(If only I could figure out the lineup; I didn’t retain enough names! I know Stuart Cassells, host and bagpiper extraordinaire; the other two pipers were Kyle Warren the tall dark and handsome and Kevin McDonald of the prodigious moves. Drumkit was Steven ‘Stav’ Black, and fantastic; snare drum was (from the site) “twice world champion snare drummer Steven Graham”: “fastest hands in Scotland” indeed – it was like watching (or trying to watch) a hummingbird hover over the snare. Stuart called him a Ferrari on the drums – which is utterly perfect. Percussion and guitar and red spectacles was Malcolm McEwan – he and Steven Graham engaged in the drum duel, with backup from Stav: I’ve said it before, I think, I love drums, and this, with these guys, was to die for. Heh. Bongos and bagpipes were peculiarly, wonderfully made for each other. Gary O’Hagan was the wonder behind the keyboards … which leaves the axe-man. And a few folks in the Facebook photo albums I can’t reconcile with the rocker dude in the sneakers … Who was – there is no other word – awesome. Hm. (ETA: Firestarter. Aptly named.)
Regardless.) Coldplay’s “Clocks” was meant to be played on the pipes – I think I prefer the RHCP’s version, and I love the original. Snow Patrol’s “Chasing Cars” was gorgeous – it shouldn’t have been as good as the original, but it was. And “Smoke on the Water” … they’ve been playing it on the radio quite a bit lately, and I miss the bagpipes, is all. Tonight Stuart dedicated a song to Bill Millin, who accompanied British troops in the landing at Normandy carrying no weapon but a bagpipe. British high command had banned pipers from accompanying troops to try to prevent casualties, but Lord Lovat told him “Ah, but that’s the English war office. You and I are both Scottish, and that doesn’t apply.” He passed away on August 17 – and I think he’d appreciate the honour done to him tonight. “Amazing Grace” began on the keyboard in almost a gospel mode, picked up by Stuart on the pipes. About when I thought I was going to have to sit sobbing, the song broke out into a tremendous full company riot. It was (channeling Mia Michaels) ridiculous.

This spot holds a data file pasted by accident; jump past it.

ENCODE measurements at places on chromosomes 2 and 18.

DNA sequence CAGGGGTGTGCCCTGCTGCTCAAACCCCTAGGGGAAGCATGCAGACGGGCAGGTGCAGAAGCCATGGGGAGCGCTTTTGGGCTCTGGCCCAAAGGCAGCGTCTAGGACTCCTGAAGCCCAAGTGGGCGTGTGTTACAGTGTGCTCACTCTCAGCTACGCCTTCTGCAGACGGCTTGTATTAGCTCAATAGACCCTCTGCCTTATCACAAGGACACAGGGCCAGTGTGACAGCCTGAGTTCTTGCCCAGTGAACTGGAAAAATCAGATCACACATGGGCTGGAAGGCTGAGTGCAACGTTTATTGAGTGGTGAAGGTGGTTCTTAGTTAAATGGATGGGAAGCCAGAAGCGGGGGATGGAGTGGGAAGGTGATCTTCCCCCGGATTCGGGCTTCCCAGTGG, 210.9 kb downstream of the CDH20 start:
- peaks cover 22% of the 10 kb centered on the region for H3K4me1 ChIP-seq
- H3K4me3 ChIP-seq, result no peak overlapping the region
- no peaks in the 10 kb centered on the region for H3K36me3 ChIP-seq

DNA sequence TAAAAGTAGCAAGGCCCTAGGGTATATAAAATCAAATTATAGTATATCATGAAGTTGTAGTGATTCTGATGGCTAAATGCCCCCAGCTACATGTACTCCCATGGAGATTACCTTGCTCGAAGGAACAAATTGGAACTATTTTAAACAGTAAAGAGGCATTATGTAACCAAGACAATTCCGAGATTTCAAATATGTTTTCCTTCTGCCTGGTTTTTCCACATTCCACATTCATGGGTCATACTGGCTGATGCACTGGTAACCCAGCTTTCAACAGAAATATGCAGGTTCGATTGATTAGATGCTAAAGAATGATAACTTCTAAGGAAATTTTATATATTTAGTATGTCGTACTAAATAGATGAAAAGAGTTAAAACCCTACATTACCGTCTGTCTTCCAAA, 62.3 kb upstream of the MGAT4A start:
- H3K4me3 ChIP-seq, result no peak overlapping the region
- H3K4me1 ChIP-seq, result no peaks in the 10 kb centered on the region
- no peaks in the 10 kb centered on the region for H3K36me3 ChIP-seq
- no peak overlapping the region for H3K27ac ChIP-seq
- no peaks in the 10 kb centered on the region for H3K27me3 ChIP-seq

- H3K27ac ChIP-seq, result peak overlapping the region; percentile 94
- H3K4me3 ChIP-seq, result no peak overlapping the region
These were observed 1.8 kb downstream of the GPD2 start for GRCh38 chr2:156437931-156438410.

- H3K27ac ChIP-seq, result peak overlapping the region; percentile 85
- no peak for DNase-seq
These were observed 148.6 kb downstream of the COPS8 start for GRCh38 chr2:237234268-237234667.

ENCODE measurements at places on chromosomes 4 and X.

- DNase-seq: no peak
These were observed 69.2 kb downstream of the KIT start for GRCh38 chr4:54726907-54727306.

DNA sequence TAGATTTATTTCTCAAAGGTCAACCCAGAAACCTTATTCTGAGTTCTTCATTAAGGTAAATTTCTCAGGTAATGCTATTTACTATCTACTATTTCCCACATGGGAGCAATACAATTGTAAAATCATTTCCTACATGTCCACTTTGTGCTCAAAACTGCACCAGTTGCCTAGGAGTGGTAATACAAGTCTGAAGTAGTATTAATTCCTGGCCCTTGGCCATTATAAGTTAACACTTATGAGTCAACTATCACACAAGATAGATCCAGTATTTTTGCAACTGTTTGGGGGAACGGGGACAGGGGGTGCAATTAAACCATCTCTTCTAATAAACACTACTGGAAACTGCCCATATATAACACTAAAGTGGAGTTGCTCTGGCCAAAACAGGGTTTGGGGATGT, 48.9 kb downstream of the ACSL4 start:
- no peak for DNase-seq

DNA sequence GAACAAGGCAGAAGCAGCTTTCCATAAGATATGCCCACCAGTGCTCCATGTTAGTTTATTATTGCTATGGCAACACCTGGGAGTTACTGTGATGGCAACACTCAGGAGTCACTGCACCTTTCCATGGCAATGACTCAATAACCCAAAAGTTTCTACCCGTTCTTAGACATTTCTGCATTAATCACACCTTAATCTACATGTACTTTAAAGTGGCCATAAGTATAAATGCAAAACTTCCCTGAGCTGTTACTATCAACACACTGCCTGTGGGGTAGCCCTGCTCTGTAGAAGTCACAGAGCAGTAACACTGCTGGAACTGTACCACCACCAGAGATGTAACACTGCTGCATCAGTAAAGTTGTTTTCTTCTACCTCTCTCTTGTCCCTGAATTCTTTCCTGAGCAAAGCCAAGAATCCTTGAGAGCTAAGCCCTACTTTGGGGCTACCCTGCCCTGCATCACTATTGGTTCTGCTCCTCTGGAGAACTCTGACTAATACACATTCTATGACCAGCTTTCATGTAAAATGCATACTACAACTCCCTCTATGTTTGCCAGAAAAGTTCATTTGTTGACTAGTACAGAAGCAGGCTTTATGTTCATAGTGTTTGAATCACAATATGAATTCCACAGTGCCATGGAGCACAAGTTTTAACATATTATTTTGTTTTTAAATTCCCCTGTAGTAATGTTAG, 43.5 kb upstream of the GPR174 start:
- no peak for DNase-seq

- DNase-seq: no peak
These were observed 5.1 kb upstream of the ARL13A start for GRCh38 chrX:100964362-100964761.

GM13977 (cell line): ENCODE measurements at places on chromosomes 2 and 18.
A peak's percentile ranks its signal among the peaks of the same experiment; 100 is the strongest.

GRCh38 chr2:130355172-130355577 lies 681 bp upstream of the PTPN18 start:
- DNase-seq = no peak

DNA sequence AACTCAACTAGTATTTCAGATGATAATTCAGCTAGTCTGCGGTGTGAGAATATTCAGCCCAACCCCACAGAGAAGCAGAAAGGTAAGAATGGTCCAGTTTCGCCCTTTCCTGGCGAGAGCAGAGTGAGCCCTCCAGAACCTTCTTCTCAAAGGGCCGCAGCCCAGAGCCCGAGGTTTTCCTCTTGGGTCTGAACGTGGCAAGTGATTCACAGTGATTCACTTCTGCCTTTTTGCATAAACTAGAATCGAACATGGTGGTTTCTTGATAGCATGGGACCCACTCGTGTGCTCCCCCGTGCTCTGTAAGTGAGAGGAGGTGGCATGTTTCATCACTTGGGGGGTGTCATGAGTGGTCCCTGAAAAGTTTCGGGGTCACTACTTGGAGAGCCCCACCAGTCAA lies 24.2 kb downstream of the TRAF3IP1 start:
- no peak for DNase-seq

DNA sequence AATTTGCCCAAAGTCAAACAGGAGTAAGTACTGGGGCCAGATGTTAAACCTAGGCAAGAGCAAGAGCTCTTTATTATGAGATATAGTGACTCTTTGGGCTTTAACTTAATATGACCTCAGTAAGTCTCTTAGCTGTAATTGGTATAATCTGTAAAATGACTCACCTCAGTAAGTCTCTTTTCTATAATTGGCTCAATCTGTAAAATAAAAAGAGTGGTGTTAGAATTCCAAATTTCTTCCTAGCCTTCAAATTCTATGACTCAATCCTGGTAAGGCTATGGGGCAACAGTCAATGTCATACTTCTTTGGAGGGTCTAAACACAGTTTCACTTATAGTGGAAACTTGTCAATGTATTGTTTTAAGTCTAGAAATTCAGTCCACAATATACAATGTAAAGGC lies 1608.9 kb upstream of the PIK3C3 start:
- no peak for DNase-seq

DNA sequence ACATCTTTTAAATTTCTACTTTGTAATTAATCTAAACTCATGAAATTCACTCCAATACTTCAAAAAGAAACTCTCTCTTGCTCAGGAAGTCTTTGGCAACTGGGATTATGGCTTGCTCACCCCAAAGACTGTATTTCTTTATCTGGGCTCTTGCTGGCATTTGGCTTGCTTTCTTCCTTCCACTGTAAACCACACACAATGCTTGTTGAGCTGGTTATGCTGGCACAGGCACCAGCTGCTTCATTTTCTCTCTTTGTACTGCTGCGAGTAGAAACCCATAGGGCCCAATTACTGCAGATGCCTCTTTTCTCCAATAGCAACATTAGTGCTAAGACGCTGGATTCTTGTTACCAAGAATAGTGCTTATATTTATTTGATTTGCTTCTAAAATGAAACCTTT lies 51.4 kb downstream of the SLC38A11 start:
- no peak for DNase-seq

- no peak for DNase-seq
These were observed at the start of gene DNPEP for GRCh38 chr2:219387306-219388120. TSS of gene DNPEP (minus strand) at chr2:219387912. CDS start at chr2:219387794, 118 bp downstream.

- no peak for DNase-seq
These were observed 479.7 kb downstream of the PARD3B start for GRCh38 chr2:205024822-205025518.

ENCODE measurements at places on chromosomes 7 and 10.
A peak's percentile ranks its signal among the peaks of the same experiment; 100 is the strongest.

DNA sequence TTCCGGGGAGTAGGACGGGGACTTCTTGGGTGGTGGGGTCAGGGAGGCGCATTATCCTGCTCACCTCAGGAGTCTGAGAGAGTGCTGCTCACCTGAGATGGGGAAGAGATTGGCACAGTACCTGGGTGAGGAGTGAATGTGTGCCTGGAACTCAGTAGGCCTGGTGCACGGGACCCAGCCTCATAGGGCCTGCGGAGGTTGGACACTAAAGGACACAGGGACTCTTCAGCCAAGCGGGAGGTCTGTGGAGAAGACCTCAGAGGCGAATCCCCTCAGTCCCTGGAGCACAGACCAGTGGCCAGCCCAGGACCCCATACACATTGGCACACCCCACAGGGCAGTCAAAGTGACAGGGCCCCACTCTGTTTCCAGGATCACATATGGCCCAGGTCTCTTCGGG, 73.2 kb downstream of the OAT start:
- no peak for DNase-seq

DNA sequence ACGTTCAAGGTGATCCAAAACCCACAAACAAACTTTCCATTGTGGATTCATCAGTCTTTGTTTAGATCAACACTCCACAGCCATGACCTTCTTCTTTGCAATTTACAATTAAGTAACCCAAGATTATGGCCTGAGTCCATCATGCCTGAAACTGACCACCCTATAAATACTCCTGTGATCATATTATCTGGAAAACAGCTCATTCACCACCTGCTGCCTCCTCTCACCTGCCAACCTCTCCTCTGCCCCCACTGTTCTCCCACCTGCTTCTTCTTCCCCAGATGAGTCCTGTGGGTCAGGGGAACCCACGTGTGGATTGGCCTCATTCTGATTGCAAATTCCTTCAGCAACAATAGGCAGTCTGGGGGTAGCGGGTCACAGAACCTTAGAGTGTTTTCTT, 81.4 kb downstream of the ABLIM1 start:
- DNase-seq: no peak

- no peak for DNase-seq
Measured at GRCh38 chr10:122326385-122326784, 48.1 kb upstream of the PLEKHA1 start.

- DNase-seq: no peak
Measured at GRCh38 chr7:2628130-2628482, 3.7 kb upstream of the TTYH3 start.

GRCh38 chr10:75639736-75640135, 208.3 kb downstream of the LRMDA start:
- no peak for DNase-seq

There was so, so much more – like the encore halfway through the show (please don’t ask me on which song, because my brain has officially begun to shut down) of the Manchester Regional Police & Fire Pipe Band – I have never seen or heard of a standing ovation in the middle of a concert before. It was a joy. And, of course, “We Will Rock You”. Come on.
I know there are a lot of people who don’t like – or who hate – the bagpipe. I feel terribly, terribly sorry for them. The only musical instrument to (afaik) ever have been used as a weapon – the pipes are wild, uncontrolled, plaintive or joyous, heartbreaking or inspiring. (I love the image of a phalanx of Scotsmen – wild-eyed, hairy, kilted – making for enemy lines skirling on the pipes … I’d run away rather than oppose that.) So often the traditional pipes bring nostalgia, make me wish for the past (a past that never was, really); they stir up the collective Scots half of me and make me wish I’d been born a long time ago. Bagpipes in the hands of these men make me glad I’m here and now and able enjoy the honor of being in a RHCP audience.
I don’t think I was the only one loving them with a deep and awed adoration tonight. I hope they felt that. Can’t wait till I have the chance again. (There’s a new CD out October 17!)